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The Ubyssey Sep 20, 1960

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 £s o
Vol.  XLIil.
No.  2
Bogus Bills On Campus
— ■-■	
MW //=   KO^fo  <W£K c/fl/Vfi)    A/SJ B£F0H£ SSPTJ0&1
Local RCMP Investigate
Counterfeit $100 Bills
University RCMP are investigating the passing of two counterfeit $100 bills during registration last week.
The   bills   were   believed   to
have been passed  in  the Arm-
UBC's "tailor rnade" medical plan, the first of its kind on
any North American university campus, will be discontinued
next year unless it receives more support from students.
This was the warning given by
Dr. A. K. Young, University
Health Service Director, as he issued an urgent appeal for sup-
""* port of the Medical Services Incorporated plan.
The MSI scheme, costing students only $10 per year, provides
surgery, specialist fees while in
hospital, and certain other medical expenses not included in the
present health services program.
Together with the existing coverage through the UBC Health
Service, students taking advantage of the MSI program will
have the most comprehensive
*i. ' medical care program on a North
American campus, Dr. Young
Registrations for the plan will
be accepted at the Accounting Office in the Administration building.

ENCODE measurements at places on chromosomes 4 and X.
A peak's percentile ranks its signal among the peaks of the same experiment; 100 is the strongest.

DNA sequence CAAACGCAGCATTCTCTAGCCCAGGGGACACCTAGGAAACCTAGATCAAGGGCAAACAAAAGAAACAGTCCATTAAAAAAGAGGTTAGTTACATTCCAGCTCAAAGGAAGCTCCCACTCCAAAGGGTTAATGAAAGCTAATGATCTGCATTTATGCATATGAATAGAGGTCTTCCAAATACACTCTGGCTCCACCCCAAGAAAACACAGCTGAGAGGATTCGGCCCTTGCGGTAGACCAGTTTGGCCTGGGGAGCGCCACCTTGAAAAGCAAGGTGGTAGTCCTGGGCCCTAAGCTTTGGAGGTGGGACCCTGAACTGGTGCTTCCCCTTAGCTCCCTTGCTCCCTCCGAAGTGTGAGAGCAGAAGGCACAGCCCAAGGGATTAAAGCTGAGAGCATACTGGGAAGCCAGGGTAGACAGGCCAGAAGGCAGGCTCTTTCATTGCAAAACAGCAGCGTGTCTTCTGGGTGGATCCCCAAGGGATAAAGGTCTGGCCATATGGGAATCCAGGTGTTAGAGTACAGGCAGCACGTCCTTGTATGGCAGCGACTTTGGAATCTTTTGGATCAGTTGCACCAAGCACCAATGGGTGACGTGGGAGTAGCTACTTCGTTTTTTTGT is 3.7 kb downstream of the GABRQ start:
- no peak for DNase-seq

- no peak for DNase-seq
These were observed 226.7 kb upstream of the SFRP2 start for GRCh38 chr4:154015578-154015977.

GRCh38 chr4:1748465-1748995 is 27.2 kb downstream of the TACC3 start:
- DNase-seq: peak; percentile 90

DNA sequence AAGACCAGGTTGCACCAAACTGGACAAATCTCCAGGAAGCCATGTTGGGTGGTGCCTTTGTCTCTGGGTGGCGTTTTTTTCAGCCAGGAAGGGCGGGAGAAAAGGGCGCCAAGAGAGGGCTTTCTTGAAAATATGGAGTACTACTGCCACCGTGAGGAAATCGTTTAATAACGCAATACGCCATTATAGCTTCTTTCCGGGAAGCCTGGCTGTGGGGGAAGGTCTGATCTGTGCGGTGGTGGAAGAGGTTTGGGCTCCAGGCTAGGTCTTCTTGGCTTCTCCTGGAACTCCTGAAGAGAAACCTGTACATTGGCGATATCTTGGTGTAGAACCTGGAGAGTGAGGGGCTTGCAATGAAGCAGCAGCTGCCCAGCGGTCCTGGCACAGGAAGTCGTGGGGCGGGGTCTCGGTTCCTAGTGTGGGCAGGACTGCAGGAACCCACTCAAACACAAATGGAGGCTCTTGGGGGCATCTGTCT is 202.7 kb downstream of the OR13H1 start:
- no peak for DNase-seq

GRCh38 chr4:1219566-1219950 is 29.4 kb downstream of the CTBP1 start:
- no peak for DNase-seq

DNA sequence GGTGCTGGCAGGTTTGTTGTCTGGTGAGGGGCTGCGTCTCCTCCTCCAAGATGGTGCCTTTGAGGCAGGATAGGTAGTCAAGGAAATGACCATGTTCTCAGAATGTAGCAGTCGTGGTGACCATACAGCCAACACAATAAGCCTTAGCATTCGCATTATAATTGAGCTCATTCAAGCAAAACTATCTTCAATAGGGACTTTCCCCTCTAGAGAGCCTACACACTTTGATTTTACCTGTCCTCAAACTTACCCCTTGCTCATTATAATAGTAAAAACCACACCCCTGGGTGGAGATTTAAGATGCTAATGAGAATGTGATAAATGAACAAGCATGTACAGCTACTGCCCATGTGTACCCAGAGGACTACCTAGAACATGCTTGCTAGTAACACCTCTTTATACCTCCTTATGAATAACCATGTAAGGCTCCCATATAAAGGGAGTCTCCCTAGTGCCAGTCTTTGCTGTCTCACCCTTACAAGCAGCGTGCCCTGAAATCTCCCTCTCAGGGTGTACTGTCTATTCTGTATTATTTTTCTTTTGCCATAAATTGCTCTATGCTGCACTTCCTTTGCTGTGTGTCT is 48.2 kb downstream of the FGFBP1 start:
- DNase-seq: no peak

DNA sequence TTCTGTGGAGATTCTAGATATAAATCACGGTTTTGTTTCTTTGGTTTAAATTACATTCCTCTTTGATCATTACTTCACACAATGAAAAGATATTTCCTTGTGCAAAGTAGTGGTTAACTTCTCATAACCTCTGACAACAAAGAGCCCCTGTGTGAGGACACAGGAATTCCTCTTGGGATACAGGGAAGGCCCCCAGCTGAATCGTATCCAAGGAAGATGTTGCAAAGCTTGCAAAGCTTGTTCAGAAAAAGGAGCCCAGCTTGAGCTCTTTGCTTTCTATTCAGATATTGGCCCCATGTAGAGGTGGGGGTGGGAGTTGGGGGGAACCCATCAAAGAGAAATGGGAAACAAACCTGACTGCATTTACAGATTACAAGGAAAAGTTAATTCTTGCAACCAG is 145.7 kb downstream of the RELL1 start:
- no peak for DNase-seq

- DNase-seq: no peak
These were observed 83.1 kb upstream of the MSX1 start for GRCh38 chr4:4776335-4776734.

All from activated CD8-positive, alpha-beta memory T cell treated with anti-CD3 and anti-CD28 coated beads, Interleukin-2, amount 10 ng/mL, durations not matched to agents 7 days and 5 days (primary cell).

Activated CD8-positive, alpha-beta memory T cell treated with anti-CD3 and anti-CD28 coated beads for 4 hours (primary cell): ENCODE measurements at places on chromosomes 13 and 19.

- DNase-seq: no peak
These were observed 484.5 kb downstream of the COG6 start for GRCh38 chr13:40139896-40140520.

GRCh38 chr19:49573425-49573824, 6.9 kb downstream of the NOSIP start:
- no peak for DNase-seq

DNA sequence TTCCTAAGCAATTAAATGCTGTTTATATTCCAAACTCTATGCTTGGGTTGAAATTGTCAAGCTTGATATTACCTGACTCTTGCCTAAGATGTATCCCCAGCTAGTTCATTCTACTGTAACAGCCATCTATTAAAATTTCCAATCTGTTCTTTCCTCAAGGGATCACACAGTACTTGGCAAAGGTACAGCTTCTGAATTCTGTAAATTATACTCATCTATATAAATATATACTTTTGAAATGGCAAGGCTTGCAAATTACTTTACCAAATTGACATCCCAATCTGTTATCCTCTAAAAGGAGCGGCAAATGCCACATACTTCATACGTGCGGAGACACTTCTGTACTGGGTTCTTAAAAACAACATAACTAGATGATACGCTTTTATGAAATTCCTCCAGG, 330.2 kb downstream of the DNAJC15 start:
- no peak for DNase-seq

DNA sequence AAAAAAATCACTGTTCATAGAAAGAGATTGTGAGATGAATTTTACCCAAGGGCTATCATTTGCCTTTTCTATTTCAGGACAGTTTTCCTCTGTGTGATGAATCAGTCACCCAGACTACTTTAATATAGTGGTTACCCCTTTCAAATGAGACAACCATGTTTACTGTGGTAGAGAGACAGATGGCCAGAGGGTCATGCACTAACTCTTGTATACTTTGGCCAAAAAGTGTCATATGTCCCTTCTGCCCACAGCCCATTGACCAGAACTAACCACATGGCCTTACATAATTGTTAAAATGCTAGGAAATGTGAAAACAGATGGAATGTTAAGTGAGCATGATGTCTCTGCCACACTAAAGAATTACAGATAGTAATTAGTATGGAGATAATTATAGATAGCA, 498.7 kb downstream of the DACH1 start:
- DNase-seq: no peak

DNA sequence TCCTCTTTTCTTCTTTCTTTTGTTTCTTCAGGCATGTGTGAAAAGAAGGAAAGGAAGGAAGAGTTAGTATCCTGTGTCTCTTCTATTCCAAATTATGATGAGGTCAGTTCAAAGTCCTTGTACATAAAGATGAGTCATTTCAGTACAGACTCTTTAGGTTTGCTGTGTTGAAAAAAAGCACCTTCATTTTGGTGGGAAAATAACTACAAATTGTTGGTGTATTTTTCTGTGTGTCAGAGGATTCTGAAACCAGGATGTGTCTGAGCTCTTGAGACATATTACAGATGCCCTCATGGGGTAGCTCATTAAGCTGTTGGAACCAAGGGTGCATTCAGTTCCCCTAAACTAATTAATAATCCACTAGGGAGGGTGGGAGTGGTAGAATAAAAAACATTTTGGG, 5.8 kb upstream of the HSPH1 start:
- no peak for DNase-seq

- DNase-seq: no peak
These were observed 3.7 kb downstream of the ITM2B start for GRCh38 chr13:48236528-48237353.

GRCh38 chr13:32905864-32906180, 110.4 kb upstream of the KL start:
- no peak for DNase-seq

The combined service will not
supply glasses, or dental care, but
provides some drugs and medicines, some physiotherapy, maternity care but no delivery, administration of local anesthesia,
lab services, radiology and nursing care.
Home and office visits are not
covered, but this does not apply
to accidents requiring emergency surgery.
Applications for coverage under the plan cannot be considered after October 1, but until
then MSI officials will be on
hand to issue identification
"v        cards.
'tween Glasses
RCMP have issued a warning to students with out of
province cars that their vehicles must be registered with
the Motor Vehicles Branch in
Of Interest
When the Armoury closed at
noon on Saturday, 11,111
students had completed their
This is a new record for enrolment at UBC.
The grand total for last year
was 10,496.
The present total for this year
is expected to increase by four
to five hundred when late registrations finish coming in,
according to figures released today   by   the  UBC   Information
* *    *
Freshmen all are invited to a
Smoker Wednesday night in
Brock Hall.
The event is the annual Big
Block sponsored Frosh Smoker,
an evening of free entertainment
the athletic award winners provide for the young men of the
student body.
Freshmen are promised re
r e f r e s hments, entertainment,
and a look at the blue sweaters
and golden Big Blocks that their
hosts will be wearing.